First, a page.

For Immediate Release
August 14, 2000
When Ann Pechacek asked participants of Poetry Slam, Cliffdale Branch Library's open forum for teens to share poetry they have written, to write a paragraph about their experiences at the programs, she expected some brief sentences about socializing and sharing with friends. What she got, however, were heartfelt, expressive comments that assured her that the program was on the right track. Below are two paragraphs, written by participants of Poetry Slam, explaining why they think Poetry Slam is popular with area teens:
"Poetry isn't about crossing the t's and dotting the i's. It's about conveying an idea, feeling or thought in a structure that spurns that of prose. At Poetry Slam, there isn't talk of Homer's iambic pentameter or Catullus' hendecasyllabic meter. It's just about what one feels and how that person conveys it to the audience. Sometimes expressing oneself for an audience is more rewarding than the hidden poetry of a person's heart and soul. That isn't written down for anyone to see and seeing for oneself is sometimes believing. All of the teens at Poetry Slam come to express themselves at the most obvious place on earth, the library, where creativity should be the epicenter of the community. This is where poetry's newness should be nurtured.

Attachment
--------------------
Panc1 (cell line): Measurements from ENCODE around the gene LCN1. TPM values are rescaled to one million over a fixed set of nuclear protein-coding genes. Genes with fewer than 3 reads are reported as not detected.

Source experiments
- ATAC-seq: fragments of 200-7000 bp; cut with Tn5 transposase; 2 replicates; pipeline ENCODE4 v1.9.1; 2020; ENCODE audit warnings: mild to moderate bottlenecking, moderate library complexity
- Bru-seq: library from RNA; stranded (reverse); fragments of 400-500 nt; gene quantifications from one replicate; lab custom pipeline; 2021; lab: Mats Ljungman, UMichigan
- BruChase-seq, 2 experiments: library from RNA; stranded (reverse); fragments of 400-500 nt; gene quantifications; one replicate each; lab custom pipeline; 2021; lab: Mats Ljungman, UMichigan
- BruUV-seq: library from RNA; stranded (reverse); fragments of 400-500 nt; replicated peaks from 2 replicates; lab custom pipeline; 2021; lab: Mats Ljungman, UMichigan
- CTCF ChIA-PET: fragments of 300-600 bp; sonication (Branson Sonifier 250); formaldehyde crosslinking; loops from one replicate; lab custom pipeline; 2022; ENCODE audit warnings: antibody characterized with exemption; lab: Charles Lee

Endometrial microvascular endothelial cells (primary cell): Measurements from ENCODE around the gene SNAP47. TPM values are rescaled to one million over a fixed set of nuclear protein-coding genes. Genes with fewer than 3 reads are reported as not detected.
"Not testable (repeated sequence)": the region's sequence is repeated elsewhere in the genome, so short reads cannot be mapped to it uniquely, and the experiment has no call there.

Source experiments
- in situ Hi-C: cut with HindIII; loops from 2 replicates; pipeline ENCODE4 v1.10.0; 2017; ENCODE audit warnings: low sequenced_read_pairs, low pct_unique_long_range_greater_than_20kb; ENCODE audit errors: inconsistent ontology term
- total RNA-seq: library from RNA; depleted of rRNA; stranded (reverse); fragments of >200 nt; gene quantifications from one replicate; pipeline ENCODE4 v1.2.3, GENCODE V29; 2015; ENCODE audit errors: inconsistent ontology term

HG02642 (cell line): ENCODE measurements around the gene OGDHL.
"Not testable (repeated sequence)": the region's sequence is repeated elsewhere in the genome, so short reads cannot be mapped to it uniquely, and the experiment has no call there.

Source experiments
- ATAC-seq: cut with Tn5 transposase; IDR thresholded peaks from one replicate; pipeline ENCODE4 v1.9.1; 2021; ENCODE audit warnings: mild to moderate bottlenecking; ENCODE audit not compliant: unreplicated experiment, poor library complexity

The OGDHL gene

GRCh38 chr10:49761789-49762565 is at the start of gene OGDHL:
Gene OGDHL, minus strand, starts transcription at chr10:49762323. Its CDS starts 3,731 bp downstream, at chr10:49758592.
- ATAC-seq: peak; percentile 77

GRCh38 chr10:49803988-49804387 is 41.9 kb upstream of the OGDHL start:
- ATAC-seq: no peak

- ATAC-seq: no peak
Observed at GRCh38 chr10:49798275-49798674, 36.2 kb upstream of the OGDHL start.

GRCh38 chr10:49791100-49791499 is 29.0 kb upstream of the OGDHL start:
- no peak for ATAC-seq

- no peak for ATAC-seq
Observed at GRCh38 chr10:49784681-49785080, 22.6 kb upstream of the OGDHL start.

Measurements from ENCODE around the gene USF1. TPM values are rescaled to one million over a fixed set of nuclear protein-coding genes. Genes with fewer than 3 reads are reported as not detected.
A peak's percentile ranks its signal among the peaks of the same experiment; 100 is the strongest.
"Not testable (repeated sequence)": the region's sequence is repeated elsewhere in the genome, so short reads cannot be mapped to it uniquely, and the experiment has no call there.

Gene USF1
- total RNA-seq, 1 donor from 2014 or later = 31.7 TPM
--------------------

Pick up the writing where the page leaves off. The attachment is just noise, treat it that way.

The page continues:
And at poetry night that is allowed, here you can cross your i's and dot your t's." -By Genessa Jagdeo
"A voice is never heard by all. As a member of the few billion human beings on earth, I can say this from experience. At Poetry Slam, the world is put on hold for an hour or two and it seems as if everything of importance is centered there. There are teenagers who attend poetry night to give me their undivided attention as I reveal my thoughts to them, and I attend to extend them the same courtesy. Teen poetry night is a night I look forward to every two weeks. Teens come to read poetry that reflect their mood and on any night a person could find the gathering to be thoughtful, serious, or in stitches. This is a wonderful program that encourages people to write down their thoughts and feelings. I enjoy it to no end." -By Anushka Jagdeo
For more information on Poetry Slam or other teen programs provided by Cumberland County Public Library & Information Center, contact Young Adult Coordinator Heather Clark at 483-1580 ext. 306.